Who would have thought that Petula Clark would turn out to be an urban policy seer? Perhaps you saw the SJ-R report about the “Sustainable Design Assessment Team” brought in to advise on how to keep the downtown Springfield of the 2010s from sliding back into the downtown of the 1980s. One of the architect-members of the team asserted, “Enticing more people to live in downtown Springfield is vital to sustaining gains in historic and commercial restoration of the area.” It is important, she said, to “start thinking of downtown Springfield as a neighborhood.”
I’m game. So have been lots of people. In 2007, architecture students from the University of Illinois Urbana-Champaign, in their Blueprint for Springfield, reimagined downtown as a “neighborhood that allows residents to walk to shops, jobs and cultural and entertainment venues, encouraging mixed-use development [and] providing a variety of residential offerings.” (See “New urbanism the Springfield way,” July 30, 2009.) Then there was the Regional/Urban Design Assistance Team whose drive-by civic improvement plan in 2002 stated, “The downtown would benefit substantially from more housing and a greater resident population.”
City hall reacted to the R/UDAT recommendation as if they had never imagined such things were possible. (They reminded me of 11-year-olds hearing about sex for the first time.) But living downtown in unused upper floors of Springfield commercial buildings was a new idea in 2002 only to people who really were behind in their reading. Downtown Springfield, Inc. began escorting the curious on annual Upper Story Tours during National Historic Preservation Month more than a decade ago. In 1983 this paper’s editor wrote about the TIF-backed $9.6 million Lincoln Square Project that built apartments in the square-block south of the Old State Capitol Mall, “Every town in the country is trying to figure out what to do with its old downtown, and they’ll all come to Springfield for a look.” And Carolyn Oxtoby, who was named the
SJ-R’s Springfield First Citizen in 1998 for being Springfield’s first downtown redeveloper, had been converting upper floors into apartments since the mid-1970s.
Residential conversion is by now an evolved art. One can consult architects who are inventive at turning storerooms into bedrooms, bankers adept at crafting loans, lawyers skilled at drafting leases, agency staff who can explain the ins and outs of tax exemptions or credits in ways that leave one marveling at the capacity of the human mind. And the City of Springfield is eager to help; the city last year agreed to hand over up to $1.2 million from downtown tax increment funds to help local architect Larry Quenette add 13 one- and two-bedroom rental apartments above his offices at 201 E. Adams St.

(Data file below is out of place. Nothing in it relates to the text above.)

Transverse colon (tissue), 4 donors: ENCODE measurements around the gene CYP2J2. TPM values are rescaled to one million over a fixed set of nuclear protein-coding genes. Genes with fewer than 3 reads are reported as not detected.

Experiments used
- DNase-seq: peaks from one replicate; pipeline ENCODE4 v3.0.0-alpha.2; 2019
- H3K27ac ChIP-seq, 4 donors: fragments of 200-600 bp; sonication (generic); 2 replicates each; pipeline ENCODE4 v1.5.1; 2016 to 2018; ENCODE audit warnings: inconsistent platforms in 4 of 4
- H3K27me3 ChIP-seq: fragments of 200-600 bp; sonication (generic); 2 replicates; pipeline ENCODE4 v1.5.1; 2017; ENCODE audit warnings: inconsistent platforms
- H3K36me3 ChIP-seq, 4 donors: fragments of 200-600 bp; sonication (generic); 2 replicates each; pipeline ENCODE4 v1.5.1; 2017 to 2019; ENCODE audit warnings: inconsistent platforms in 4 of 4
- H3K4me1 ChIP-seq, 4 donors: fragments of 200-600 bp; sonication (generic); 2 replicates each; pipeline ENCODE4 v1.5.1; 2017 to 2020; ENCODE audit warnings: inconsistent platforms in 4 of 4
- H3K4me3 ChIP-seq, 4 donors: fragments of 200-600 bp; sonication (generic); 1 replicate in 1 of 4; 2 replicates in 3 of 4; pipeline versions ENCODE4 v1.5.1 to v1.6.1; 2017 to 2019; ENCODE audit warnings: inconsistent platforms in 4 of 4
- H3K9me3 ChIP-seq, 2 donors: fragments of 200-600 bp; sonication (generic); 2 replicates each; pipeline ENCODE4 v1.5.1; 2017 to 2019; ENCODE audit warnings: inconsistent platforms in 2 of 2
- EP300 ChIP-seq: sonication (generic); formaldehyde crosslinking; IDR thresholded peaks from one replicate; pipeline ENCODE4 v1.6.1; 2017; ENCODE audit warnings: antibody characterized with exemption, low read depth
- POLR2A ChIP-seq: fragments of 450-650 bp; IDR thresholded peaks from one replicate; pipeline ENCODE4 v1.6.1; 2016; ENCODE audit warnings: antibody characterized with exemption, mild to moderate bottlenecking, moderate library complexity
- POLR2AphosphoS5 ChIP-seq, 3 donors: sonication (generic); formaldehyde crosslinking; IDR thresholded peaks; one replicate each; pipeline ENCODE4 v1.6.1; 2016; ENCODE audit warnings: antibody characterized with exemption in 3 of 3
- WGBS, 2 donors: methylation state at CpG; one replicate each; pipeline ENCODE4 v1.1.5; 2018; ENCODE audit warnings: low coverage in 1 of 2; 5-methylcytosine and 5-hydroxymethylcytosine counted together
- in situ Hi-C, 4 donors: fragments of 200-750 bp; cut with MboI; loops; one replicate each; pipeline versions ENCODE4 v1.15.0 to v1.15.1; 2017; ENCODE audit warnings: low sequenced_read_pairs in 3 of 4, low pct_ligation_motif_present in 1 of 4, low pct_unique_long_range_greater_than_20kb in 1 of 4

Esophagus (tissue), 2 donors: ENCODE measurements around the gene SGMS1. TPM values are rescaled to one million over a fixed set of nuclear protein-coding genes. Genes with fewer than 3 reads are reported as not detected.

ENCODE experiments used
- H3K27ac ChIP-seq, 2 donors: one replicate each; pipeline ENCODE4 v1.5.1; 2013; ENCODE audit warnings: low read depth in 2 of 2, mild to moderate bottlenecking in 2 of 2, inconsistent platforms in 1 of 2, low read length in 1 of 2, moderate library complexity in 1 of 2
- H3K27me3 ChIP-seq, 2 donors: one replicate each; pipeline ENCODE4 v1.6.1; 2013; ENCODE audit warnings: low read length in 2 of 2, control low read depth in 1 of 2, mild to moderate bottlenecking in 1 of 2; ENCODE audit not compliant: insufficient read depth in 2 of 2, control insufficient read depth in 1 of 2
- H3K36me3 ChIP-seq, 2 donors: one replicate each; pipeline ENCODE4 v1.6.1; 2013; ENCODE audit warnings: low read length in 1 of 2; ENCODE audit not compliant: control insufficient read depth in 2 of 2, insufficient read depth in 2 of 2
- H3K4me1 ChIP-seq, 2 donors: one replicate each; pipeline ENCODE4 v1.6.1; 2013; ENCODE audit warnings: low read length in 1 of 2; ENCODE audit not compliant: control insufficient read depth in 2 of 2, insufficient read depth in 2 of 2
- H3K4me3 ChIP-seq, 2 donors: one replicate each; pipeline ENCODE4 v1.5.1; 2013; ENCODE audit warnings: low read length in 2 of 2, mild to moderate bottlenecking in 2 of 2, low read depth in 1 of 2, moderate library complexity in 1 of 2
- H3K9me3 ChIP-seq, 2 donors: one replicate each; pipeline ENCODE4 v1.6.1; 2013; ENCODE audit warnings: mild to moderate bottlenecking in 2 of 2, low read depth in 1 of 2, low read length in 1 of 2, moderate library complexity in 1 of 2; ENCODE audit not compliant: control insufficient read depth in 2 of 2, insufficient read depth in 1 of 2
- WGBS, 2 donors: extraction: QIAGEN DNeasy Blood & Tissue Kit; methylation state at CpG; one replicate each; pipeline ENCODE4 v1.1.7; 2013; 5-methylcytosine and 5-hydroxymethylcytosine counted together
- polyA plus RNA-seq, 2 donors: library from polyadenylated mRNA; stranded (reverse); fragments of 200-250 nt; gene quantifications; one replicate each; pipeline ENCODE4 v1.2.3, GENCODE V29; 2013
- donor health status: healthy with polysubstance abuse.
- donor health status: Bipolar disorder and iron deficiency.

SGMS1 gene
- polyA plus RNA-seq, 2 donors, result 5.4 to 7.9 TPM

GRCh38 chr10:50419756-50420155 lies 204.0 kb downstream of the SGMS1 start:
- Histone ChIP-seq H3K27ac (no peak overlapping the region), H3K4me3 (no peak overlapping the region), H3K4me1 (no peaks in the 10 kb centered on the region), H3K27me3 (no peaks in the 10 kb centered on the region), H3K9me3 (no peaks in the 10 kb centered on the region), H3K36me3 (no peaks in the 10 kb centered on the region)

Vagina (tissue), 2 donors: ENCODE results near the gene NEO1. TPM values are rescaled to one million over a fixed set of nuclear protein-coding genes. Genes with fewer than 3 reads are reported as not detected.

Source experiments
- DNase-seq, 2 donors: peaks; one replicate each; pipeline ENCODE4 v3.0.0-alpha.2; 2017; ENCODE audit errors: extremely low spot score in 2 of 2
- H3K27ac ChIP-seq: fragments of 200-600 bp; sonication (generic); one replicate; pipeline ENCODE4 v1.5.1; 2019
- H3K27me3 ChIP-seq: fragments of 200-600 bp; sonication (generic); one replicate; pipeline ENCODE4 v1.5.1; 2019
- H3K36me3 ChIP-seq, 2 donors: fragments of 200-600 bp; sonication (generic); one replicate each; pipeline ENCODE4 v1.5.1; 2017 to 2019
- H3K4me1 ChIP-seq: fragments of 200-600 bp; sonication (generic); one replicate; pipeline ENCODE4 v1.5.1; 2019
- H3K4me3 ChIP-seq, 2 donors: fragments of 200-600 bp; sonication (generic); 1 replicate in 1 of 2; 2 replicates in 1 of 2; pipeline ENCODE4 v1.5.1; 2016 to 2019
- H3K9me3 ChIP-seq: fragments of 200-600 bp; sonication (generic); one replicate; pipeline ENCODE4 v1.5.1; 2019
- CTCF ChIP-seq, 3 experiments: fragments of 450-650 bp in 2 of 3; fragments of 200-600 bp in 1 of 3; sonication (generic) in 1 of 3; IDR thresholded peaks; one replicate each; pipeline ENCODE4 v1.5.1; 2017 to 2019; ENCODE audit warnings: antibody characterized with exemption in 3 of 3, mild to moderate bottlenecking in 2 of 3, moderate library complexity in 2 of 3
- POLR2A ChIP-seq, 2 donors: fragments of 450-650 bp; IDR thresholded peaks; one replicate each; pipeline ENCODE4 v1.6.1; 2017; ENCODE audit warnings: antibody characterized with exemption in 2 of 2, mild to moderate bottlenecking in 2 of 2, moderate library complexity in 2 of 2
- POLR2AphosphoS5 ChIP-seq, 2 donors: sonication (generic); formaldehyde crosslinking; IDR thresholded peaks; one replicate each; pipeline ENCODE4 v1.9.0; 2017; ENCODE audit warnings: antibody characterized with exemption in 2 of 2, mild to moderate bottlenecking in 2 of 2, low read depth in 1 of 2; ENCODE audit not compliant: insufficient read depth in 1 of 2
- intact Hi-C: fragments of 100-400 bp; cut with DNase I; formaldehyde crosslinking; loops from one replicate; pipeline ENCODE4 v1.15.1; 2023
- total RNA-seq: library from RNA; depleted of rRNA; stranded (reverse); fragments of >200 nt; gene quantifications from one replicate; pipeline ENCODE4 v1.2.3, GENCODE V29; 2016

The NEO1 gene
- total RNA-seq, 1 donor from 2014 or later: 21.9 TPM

Still, a neighborhood downtown Springfield ain’t. Lack of amenities is one drag, but you only get a lack of amenities when you have a lack of people. We must ask again the question posed two and half years ago in these pages by R.L. Nave: “The capital city is brimming with grand ideas about how to grow the city’s core....So why hasn’t anything happened yet?”
Lots of reasons. For instance, few of the forces propelling thousands of people back downtown in cities across the country – commute distances to downtown jobs and cost of owning a car, to name two – are at work in Springfield. Then there are cultural inclinations that are beyond the reach of argument. Downtowners relish (or are at least tolerant of) variety, bustle, serendipity. Younger people with decent incomes who want those things usually move to bigger cities where your rent buys adventure as well as a place to sleep. The many more people who stay and who want quiet and space and distance are not going to look downtown to find them.
However, the city attracts plenty of come-and-go state workers, lobbyists, consultants and other itinerants, many of whom commute from Chicago. People like State Sen. Antonio Munoz from the McKinley Park neighborhood of Chicago’s near South Side, who is said to have plans to turn the three-story building he bought at 520 E. Monroe St. into a pied-e-terre. Or Lincoln scholar Michael Burlingame, who on his appointment to the UIS faculty, opted for a flat on Sixth across the street from the Presidential Library.
The real problem might be on the supply side. Owners know that while they can make money, especially in a building listed as historic, they can’t make quite as much money, or quite as easily, as they can renting out commercial space. (Life safety requirements such as fire escapes can make second floors more costly to renovate than ground floors.) And buildings are smaller; converting 40-story office buildings into condos or apartments, as has happened dozens of times in Chicago lately, offers rich pickin’s, but the conversion of Springfield’s two- and three-story commercials with space for only one or two residential units is often unviable financially, even after tax credits and property tax exemptions.
What might be needed is conversion on a much larger scale – the realization of Oxtoby’s plans for the Ferguson Building for example, and similar large office structures like the Ridgely Building. The city would have to be intelligently supportive (by, for example, funding new parking structures on now-vacant lots to serve tenants, or at least the adoption of street permits for residents). Or better yet, the city could buy and fix up a multi-unit building and offer it to an experienced developer on a turnkey basis to show it can work, as the R/UDAT team proposed back in 2002. A city is made up of neighborhoods, but cities also make neighborhoods.
Contact James Krohe Jr. at [email protected].